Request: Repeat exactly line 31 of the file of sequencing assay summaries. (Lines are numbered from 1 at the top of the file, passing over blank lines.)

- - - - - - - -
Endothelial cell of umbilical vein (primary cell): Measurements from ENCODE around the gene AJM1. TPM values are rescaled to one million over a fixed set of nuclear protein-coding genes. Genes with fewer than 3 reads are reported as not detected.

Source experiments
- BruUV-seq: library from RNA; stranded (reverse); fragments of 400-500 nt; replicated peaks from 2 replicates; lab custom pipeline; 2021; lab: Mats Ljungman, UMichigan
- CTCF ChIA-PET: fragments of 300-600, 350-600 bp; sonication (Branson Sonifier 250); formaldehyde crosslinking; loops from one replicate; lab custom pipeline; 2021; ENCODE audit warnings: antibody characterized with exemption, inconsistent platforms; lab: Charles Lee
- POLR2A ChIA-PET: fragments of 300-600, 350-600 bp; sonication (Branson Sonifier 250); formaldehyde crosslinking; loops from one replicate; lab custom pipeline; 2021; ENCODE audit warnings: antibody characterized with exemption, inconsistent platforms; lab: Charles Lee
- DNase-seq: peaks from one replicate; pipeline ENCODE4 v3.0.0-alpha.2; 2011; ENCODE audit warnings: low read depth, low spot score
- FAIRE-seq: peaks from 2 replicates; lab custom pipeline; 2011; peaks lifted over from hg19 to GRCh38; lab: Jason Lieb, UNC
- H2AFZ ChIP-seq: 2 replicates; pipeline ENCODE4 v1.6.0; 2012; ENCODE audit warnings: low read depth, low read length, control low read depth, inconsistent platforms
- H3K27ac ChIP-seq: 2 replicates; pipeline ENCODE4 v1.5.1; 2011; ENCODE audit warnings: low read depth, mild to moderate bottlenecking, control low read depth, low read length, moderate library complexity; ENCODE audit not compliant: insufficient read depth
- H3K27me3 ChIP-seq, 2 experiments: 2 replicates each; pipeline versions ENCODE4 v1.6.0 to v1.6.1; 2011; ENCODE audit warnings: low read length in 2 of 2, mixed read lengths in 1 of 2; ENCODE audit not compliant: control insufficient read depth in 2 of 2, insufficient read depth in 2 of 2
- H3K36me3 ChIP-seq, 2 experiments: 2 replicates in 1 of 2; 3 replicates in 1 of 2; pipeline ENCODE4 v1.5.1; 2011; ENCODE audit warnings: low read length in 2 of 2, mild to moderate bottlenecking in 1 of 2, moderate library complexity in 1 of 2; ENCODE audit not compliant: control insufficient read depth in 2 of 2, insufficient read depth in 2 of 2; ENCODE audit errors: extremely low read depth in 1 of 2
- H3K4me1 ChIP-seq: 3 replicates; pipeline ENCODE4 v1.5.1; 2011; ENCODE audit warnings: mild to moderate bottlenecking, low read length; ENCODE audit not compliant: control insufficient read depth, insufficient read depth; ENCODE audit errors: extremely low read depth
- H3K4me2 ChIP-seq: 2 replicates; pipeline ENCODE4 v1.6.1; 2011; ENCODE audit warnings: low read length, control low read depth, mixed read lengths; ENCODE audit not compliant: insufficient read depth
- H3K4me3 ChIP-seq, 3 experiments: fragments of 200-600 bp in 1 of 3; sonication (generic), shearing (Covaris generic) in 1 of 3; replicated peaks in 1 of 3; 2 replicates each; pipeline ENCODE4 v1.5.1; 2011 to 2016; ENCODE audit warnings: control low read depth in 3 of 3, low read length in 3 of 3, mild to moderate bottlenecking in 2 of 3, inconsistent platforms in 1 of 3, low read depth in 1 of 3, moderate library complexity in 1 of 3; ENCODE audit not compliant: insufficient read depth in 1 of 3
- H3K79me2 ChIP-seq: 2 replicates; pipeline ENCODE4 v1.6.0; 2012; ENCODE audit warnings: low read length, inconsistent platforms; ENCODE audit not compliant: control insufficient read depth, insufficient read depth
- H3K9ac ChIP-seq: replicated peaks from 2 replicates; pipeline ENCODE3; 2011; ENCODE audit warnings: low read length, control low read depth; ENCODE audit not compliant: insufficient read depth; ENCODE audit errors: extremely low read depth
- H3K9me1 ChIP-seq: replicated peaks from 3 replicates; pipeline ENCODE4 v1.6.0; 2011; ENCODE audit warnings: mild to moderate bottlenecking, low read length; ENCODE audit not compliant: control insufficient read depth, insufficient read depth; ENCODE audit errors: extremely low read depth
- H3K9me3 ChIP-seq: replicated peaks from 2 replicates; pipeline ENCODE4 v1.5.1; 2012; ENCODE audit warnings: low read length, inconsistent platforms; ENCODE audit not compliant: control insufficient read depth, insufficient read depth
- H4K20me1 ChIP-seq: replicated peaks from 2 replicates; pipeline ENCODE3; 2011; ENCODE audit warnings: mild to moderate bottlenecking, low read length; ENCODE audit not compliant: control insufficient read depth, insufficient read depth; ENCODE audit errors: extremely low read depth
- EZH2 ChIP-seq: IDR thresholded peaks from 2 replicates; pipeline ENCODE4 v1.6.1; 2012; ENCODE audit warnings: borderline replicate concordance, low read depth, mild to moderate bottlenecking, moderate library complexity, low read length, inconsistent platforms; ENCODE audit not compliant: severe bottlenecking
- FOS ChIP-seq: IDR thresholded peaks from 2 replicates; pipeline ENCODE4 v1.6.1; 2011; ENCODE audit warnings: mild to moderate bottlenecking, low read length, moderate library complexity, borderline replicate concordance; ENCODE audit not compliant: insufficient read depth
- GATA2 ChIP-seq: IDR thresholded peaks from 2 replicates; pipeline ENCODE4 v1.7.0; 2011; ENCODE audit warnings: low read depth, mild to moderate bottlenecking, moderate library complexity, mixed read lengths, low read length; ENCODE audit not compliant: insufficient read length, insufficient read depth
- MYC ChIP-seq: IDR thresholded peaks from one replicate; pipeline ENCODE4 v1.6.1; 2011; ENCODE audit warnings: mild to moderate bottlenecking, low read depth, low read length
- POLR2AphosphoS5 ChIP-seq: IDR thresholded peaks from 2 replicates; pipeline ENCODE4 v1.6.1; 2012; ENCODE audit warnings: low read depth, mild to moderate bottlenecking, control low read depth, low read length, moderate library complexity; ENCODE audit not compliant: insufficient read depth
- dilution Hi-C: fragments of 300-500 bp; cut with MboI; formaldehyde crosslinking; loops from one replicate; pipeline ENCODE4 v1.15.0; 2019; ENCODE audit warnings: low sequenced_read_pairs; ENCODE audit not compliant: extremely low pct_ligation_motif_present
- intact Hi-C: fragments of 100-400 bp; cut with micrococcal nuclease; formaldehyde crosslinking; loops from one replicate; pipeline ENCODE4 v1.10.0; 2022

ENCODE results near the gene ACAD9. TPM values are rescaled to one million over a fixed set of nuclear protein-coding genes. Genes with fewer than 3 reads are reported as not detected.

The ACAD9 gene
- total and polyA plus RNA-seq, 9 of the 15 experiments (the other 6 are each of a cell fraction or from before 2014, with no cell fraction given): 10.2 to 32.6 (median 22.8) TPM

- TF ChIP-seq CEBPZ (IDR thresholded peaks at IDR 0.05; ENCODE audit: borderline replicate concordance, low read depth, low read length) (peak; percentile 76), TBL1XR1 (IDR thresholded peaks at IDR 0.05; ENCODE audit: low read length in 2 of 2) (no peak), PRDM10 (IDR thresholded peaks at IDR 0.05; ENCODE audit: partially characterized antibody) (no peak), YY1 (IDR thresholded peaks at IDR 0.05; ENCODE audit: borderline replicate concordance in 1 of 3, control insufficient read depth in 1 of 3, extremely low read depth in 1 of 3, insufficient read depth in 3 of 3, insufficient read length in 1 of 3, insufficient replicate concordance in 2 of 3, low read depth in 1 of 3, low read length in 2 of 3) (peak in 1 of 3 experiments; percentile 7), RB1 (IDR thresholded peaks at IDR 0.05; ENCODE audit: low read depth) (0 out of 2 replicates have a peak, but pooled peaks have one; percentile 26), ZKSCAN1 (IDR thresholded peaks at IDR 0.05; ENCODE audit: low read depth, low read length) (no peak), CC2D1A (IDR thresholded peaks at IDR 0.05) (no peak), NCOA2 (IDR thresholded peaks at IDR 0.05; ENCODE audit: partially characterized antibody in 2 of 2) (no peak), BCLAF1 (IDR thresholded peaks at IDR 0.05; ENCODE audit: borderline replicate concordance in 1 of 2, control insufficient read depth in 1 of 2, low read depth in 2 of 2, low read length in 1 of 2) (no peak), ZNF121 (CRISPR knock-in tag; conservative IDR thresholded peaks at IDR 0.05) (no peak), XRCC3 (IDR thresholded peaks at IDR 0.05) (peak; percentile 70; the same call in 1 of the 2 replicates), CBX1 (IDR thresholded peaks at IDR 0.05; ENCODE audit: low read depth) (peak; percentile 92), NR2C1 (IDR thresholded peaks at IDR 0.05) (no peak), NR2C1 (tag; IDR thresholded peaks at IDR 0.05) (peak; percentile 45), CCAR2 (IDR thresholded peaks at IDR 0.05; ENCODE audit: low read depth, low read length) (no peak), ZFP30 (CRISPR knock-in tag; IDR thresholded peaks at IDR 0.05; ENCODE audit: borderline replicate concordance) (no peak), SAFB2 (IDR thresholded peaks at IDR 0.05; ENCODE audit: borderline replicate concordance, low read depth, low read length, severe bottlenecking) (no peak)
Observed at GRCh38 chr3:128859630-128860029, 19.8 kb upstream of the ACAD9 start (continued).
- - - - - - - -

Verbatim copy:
Observed at GRCh38 chr3:128859630-128860029, 19.8 kb upstream of the ACAD9 start (continued).